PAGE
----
Pageant turns ugly for Surrey winner

SOUTH SURREY – When 19-year-old Surrey resident Ashley Brooks found out she won the 2013 Ms. Vancouver beauty pageant, she thought it was the beginning of a new and wonderful life.

Little did she know it would start her on a long and difficult road down the darkest period of her young life, to a point where her physical well-being was in serious danger.

Ashley learned about the beauty pageant on Craigslist in April 2013. Using her experiences of being bullied as a middle school student in Winnipeg, she championed an antibullying message to take the crown. The winner was to receive $5,000 in Apple prizes, one year with a personal trainer and an exotic trip to Jamaica.

But shortly after winning last November, she said she was told by Harmon Bal, owner of Vancouver Television Broadcasting Corporation, that she would need to serve for a full "reign" as Ms. Vancouver and fulfill all her pageant obligations before she received anything.

After the pageant, Ashley claims she was told by Bal that Vancouver TV had just been bought by a multimillion company called Soft Box Film and Television of Beverly Hills. She said she was promised great things would follow.

But her mother Lin Brooks said after doing some digging and using Google Earth she saw a "space for rent" sign on the building where the company is supposed to be located in California. She called the number to learn that no company exists at that address under that or any other name.

A statement made by Vancouver TV on Facebook accuses Ashley of refusing to accept her prizes, showing up late or not at all to bookings, making demands of sponsors, and even accused her of having a history of bullying other people. The last allegation floored Ashley.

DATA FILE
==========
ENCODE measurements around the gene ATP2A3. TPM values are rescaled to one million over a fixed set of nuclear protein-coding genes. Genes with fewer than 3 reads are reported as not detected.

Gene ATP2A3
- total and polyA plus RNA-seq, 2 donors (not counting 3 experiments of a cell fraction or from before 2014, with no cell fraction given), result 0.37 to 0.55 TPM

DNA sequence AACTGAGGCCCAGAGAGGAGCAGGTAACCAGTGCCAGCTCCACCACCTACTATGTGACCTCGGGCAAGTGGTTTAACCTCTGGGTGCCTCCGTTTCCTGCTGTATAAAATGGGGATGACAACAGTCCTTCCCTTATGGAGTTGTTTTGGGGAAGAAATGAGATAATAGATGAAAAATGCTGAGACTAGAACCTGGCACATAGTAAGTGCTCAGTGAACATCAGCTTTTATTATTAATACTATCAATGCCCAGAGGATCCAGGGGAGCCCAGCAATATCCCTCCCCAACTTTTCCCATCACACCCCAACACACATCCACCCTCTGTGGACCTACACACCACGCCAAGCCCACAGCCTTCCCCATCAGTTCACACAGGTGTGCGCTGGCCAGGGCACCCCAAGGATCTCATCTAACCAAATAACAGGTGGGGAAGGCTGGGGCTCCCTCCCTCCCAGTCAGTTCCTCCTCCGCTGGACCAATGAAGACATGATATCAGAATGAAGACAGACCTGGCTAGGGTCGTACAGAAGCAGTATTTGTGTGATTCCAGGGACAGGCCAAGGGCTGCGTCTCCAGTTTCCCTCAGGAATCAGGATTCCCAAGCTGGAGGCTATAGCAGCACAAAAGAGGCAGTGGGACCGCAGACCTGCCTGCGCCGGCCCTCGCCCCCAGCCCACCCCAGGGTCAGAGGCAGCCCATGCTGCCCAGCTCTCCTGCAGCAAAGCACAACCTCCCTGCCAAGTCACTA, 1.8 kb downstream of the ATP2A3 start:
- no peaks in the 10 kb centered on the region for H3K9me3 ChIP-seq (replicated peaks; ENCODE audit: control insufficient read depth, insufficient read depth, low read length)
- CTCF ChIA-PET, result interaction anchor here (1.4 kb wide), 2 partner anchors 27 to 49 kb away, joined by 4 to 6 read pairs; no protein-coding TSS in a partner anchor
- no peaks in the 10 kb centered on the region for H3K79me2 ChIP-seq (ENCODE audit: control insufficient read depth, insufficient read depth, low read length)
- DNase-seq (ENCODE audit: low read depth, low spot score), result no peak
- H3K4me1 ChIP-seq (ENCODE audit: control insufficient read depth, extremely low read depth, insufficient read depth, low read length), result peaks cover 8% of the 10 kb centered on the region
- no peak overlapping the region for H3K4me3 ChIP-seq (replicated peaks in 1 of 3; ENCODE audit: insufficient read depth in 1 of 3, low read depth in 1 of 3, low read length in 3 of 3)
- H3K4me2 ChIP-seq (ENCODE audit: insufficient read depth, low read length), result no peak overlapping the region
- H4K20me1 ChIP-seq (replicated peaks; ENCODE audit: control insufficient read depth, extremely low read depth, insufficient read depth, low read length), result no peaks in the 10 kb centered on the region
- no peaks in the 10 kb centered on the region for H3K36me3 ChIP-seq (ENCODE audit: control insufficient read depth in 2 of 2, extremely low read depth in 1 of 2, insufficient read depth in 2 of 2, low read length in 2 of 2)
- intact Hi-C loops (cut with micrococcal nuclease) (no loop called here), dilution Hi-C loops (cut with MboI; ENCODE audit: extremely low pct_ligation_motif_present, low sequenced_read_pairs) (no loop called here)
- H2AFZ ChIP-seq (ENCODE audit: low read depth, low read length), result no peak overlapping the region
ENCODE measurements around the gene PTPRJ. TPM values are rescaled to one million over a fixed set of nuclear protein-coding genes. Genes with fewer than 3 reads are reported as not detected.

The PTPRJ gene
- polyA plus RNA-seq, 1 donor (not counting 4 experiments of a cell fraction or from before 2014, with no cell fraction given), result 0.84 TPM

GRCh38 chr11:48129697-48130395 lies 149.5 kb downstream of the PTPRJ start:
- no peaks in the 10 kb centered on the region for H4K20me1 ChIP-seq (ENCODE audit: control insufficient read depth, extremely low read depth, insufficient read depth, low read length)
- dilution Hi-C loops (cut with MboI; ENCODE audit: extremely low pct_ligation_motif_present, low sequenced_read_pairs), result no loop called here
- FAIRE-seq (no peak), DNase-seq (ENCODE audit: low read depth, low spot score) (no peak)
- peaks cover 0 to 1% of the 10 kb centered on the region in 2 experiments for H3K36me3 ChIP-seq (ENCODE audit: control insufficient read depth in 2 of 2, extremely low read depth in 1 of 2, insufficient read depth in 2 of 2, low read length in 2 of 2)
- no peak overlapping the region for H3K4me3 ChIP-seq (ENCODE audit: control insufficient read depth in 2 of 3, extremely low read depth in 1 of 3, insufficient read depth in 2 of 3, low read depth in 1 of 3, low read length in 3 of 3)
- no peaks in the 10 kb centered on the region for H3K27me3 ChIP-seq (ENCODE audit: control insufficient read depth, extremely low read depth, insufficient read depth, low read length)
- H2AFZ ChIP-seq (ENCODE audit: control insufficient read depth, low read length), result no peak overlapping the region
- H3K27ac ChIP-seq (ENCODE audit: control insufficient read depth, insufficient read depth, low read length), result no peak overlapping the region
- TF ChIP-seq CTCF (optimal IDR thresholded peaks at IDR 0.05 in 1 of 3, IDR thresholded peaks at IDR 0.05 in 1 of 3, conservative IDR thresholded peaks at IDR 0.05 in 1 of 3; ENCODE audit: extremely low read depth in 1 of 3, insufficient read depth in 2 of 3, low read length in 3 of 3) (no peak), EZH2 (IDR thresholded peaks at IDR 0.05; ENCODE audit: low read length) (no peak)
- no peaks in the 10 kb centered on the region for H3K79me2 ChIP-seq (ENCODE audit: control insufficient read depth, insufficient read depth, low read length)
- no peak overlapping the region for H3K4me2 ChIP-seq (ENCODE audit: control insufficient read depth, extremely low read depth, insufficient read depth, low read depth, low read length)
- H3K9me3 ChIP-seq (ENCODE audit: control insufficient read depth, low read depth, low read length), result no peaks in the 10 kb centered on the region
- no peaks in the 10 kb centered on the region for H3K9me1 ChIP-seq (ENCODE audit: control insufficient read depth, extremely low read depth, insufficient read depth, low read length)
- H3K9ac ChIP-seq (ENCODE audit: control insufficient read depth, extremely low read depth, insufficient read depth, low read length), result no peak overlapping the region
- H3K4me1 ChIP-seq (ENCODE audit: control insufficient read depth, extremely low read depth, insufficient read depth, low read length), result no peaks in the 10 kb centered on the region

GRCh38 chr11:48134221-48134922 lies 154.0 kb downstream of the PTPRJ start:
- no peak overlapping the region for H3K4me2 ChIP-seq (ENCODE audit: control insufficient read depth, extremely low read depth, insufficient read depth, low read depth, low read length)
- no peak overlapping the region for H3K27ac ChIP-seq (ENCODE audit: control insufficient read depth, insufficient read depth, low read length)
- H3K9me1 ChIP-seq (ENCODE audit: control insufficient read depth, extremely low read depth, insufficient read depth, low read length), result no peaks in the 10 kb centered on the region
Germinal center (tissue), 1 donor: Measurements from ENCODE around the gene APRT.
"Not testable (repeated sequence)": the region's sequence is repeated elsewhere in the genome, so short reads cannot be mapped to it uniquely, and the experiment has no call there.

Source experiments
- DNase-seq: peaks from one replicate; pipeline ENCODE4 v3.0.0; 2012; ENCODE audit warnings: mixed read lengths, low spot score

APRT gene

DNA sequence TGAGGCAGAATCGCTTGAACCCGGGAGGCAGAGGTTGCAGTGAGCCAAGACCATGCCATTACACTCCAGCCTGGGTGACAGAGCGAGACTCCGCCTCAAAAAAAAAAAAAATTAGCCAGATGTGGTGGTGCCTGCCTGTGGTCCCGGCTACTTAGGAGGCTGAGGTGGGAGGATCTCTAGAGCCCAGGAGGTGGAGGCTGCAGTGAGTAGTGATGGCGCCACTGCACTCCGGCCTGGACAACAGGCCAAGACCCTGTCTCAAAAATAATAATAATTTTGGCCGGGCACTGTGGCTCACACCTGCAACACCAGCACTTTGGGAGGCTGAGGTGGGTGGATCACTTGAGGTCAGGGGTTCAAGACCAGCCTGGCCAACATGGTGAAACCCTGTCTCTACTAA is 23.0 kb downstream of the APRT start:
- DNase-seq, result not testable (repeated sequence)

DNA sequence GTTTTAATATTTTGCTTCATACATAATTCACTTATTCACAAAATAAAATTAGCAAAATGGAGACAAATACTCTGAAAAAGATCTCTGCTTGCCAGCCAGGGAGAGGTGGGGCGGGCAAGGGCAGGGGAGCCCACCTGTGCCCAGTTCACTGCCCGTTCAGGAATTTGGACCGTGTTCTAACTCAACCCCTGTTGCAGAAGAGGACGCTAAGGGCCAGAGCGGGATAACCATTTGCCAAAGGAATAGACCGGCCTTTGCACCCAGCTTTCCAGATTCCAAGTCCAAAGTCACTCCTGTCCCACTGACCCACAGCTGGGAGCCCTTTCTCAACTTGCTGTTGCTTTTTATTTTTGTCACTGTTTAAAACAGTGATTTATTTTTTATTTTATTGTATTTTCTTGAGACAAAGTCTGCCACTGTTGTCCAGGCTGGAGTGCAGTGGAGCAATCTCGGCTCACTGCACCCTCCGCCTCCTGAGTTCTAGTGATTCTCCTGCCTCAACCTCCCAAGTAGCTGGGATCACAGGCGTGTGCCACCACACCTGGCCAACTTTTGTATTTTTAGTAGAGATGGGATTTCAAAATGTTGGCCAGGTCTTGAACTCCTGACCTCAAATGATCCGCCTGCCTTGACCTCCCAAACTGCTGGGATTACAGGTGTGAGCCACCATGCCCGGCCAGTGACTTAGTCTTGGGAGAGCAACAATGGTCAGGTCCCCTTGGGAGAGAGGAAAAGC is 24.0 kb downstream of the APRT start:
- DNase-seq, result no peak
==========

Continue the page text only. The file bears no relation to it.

“I don’t really know why they decided to come up with the ‘I am a bully’ story. I would love to know why. I really would,” she said.

Ashley admitted she was late for a few scheduled appearances but added she was told before the pageant that the winner would receive a limousine ride to events. But, after winning, she claims she was told by Bal that the limo use was only for Vancouver residents, despite knowing she lives in South Surrey.

Ashley said the stress from the past year took a serious toll on her health. She was depressed for three months after being told she was no longer Ms. Vancouver and would never see any of the promised prizes, to the point where she wouldn’t leave her room.

“Every morning I would wake up and look at my phone and I’d have an anxiety attack thinking that Harmon was going to text me… I went kind of into a fog and I stopped taking care of myself.”

Her weight dropped to 94 pounds and she couldn’t keep food down. Doctors told Lin they might need to put her on an IV drip if her health didn’t improve.

Although she’s getting better these days, a Global BC story thrust her back into the spotlight and now she’s afraid to go out of the house.

“I’m still kind of scared to go out. Like, I wouldn’t go downtown this weekend because I thought people were going to be mean to me.”

After the story aired on Global she was contacted on Facebook by strangers who made disparaging remarks about her.

After winning a pageant on a message of anti-bullying, the teen said she’s now living a nightmare of cyberbullying.

“The bullying kind of continues and it’s getting worse. It’s not getting better. All I ever wanted was to move forward and get this bullying to stop and stop feeling this way.”

Bal said he posted a seven-page explanation about Ashley on their Vancouver TV Facebook page which includes smartphone screenshots that he says prove the Brooks aren’t telling the truth.

“What they tried to do was just avoid getting any of the prizes from us, which you’ll see are clearly ignored or just turned away when we attempted to give them to Ashley. So her mom would just refuse.”

Bal confirmed that a civil claim was filed in B.C. Supreme Court against Lin and Ashley Brooks on Nov. 26, but that it was mainly in response to public defamation of the pageant.

“It’s not her word against my word. It’s the truth against false accusations.”

Bal said there are people who have completed the pageant without winning who are happy with how it went and those comments are visible on their Facebook page.

amacnair@thenownewspaper.com

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